Trump vs. Clinton and The Financial Markets
By Bryan Ward, CFP® CIMA®
Before we get into what to expect from the post-election results, let us first just recap the past quarter.
- Markets quickly shrugged off the initial shock of BREXIT in the later part of June.
- Concerns of an interest rate hike diminished over the quarter as it appears the Fed does not want to do anything prior to election.
- China’s continued stimulus has helped stabilize the global economy, though the pace of growth continues to remain slow.
- With less concern over global data, the stronger dollar and other late-cycle dynamics, we saw non-U.S. equities and emerging markets out-perform our broader markets.
- We maintain our stance that the U.S. as well some other developed countries, are in a mature phase of the business cycle.
Source: Fidelity.com viewpoints 10/12/16
In just a few days, voters, especially in a few swing states will determine whether Donald Trump or Hillary Clinton will become the 45th president of the United States. I am not here to tell you my prediction, but to give insight on what we could possibly expect in the short term and long term depending on which candidate walks away the victor.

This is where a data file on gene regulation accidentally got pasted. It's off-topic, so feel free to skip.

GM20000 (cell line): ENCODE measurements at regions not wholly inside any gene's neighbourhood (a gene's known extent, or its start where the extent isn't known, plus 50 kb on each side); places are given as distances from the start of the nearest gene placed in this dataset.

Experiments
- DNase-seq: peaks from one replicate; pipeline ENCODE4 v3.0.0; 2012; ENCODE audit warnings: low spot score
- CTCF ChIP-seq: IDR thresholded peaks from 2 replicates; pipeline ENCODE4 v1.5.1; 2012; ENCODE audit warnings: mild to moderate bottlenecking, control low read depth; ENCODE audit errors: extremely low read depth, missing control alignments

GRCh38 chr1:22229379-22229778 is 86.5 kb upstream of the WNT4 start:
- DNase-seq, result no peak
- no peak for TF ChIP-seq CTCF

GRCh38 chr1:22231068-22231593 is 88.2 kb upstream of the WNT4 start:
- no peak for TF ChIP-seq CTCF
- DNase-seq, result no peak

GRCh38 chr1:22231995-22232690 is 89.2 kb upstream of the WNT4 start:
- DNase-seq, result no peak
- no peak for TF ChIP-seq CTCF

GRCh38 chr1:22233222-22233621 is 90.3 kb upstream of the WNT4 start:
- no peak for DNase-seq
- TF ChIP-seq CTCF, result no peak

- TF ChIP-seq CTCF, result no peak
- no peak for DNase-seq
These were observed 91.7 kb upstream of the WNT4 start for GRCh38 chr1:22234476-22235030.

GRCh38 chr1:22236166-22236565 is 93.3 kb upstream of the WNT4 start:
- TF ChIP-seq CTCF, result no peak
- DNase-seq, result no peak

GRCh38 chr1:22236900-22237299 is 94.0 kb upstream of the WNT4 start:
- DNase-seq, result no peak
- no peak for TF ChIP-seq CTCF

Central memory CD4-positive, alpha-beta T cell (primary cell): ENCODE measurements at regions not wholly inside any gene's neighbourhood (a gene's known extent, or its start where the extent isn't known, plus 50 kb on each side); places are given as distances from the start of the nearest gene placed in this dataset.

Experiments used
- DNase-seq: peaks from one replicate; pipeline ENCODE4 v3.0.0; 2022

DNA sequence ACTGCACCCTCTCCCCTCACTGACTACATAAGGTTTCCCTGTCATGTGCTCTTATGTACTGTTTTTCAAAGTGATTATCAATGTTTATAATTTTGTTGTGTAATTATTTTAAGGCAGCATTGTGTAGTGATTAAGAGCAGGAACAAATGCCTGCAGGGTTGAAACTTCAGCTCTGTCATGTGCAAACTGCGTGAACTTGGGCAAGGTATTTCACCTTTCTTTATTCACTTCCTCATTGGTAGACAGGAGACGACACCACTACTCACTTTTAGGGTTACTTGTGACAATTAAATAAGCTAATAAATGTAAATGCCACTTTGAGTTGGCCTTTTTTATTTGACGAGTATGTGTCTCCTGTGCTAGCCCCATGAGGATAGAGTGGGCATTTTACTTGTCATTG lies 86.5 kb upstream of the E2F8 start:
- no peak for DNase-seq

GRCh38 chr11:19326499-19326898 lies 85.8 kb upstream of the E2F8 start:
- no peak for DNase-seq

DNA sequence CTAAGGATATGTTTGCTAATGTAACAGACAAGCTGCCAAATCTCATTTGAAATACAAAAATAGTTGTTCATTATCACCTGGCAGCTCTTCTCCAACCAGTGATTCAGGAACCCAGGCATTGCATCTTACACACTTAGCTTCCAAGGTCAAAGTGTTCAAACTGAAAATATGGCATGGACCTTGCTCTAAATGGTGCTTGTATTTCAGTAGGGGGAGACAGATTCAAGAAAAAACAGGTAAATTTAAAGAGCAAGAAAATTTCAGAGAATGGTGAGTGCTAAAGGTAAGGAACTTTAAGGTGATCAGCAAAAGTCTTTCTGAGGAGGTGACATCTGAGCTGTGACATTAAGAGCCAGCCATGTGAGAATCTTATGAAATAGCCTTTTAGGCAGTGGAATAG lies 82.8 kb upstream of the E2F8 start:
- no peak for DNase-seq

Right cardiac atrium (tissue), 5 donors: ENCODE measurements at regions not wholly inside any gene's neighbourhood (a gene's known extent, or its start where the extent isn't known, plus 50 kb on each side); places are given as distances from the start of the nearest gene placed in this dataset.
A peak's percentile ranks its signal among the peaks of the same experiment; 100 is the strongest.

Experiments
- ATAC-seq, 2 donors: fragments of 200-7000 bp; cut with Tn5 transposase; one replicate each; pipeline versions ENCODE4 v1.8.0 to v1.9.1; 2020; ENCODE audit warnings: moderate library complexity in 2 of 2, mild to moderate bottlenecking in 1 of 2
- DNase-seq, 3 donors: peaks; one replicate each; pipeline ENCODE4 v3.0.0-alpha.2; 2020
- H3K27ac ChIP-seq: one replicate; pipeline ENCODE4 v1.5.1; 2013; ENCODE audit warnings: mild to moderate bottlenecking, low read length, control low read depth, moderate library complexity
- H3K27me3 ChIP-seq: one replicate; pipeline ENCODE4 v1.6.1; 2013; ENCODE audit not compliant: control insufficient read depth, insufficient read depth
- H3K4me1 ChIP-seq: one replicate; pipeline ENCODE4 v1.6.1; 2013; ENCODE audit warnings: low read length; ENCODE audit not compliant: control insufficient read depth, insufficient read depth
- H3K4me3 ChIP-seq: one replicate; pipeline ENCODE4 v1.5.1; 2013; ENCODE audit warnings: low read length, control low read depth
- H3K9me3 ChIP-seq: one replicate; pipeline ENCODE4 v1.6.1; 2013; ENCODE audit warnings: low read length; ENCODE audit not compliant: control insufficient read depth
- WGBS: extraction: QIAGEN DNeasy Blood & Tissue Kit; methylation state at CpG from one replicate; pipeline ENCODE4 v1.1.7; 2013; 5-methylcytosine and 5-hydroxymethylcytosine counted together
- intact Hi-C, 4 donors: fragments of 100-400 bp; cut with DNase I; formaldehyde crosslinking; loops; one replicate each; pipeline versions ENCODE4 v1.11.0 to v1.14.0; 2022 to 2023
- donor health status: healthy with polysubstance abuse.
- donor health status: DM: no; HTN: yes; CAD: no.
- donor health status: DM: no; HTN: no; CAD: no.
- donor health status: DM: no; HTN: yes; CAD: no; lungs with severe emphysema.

I personally believe that at the moment, monetary policy controlled by the central bank and the normal economic fundamentals should have a greater effect on the markets than who is elected president. Especially if there is bipartisan divide between the house and senate, making it challenging for anything to pass through Congress. This is not to say we can ignore other fiscal, tax, energy, health care and regulatory policies. It means that shy of a foreign crisis, neither candidate will be able to dramatically change the fundamentals that drive our broader markets overnight.
If Clinton Wins: Assuming the Republicans can at least maintain control of the House of Representatives, we expect that many of the domestic policies she ran on will not make it past first base. Though, we could see some activity on the regulatory and judicial fronts. But overall we expect continued slow growth, stalled labor participation and productivity.
If Trump Wins: I’m thinking Brexit all over again. The odds were that Britain would never leave the EU, yet when the vote passed, uncertainty of what that meant roared through the global markets in a sharp selloff that was short lived. Well the polls are currently against Trump as well and many people question how he will fare as commander and chief, and it is that uncertainty which we believe could make the markets nervous and therefore more volatile at least in the short term.
Tax Policy: This is one area that we could see an impact in the future which we are taking an interest in. Clinton’s proposal to add infrastructure spending along with international tax reform could see some push back in congress which induces tax increases to reduce the budget deficit. Trump’s proposal to enact extensive tax cuts while increasing infrastructure and military spending could give the economy that spark it needs to revive GDP and send the markets moving higher. Though, if it goes into effect and fails to generate the growth needed, America will be left with even a larger federal deficit and the ramifications that come with it.
Below is the comparison of each tax proposal: